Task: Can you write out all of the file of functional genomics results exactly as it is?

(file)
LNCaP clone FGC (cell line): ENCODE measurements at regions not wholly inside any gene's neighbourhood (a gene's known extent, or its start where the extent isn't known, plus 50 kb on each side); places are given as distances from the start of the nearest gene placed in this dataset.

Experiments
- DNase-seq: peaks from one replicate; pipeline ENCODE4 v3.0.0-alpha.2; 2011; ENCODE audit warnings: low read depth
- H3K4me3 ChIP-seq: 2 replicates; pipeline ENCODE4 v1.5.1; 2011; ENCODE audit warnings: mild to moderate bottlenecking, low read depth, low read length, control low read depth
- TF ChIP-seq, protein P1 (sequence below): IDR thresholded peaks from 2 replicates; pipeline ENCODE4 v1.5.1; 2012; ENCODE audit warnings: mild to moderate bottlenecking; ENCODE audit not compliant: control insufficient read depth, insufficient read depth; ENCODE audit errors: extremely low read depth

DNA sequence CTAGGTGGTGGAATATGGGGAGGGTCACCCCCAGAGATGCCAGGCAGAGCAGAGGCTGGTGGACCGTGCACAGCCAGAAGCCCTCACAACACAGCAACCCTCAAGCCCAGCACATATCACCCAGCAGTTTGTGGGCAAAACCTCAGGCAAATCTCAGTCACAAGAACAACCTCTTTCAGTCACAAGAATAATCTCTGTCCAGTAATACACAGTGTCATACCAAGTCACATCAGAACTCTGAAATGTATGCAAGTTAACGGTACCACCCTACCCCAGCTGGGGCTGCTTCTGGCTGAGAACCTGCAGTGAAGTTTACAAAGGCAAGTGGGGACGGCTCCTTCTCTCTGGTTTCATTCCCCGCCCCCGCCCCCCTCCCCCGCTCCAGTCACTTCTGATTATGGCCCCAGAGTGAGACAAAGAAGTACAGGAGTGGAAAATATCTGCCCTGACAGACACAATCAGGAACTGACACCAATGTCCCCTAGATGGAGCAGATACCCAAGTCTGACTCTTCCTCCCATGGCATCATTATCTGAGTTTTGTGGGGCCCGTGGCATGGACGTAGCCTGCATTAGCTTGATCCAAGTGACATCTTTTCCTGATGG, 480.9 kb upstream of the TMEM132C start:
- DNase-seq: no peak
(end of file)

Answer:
LNCaP clone FGC (cell line): ENCODE measurements at regions not wholly inside any gene's neighbourhood (a gene's known extent, or its start where the extent isn't known, plus 50 kb on each side); places are given as distances from the start of the nearest gene placed in this dataset.

Experiments
- DNase-seq: peaks from one replicate; pipeline ENCODE4 v3.0.0-alpha.2; 2011; ENCODE audit warnings: low read depth
- H3K4me3 ChIP-seq: 2 replicates; pipeline ENCODE4 v1.5.1; 2011; ENCODE audit warnings: mild to moderate bottlenecking, low read depth, low read length, control low read depth
- TF ChIP-seq, protein P1 (sequence below): IDR thresholded peaks from 2 replicates; pipeline ENCODE4 v1.5.1; 2012; ENCODE audit warnings: mild to moderate bottlenecking; ENCODE audit not compliant: control insufficient read depth, insufficient read depth; ENCODE audit errors: extremely low read depth

DNA sequence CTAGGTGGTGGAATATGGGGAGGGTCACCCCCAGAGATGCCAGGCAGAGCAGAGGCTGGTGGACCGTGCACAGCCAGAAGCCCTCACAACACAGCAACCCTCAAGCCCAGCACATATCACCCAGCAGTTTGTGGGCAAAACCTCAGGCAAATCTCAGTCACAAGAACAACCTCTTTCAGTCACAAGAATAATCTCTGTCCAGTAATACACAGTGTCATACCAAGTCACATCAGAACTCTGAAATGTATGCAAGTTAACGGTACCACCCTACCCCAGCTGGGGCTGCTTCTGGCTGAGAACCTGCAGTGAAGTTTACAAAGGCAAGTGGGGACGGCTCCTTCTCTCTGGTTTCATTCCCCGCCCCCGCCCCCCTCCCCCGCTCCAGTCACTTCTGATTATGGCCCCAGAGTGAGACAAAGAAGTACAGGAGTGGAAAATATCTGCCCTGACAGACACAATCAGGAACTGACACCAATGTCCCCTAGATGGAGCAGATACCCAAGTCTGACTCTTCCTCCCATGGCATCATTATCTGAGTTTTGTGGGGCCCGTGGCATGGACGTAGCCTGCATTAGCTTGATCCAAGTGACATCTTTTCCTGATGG, 480.9 kb upstream of the TMEM132C start:
- DNase-seq: no peak